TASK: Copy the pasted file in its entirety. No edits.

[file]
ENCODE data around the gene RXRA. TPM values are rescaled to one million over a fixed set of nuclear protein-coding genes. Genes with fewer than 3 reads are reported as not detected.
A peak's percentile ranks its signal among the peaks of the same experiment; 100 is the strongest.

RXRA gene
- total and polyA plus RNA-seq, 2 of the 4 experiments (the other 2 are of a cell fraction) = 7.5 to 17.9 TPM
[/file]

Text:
ENCODE data around the gene RXRA. TPM values are rescaled to one million over a fixed set of nuclear protein-coding genes. Genes with fewer than 3 reads are reported as not detected.
A peak's percentile ranks its signal among the peaks of the same experiment; 100 is the strongest.

RXRA gene
- total and polyA plus RNA-seq, 2 of the 4 experiments (the other 2 are of a cell fraction) = 7.5 to 17.9 TPM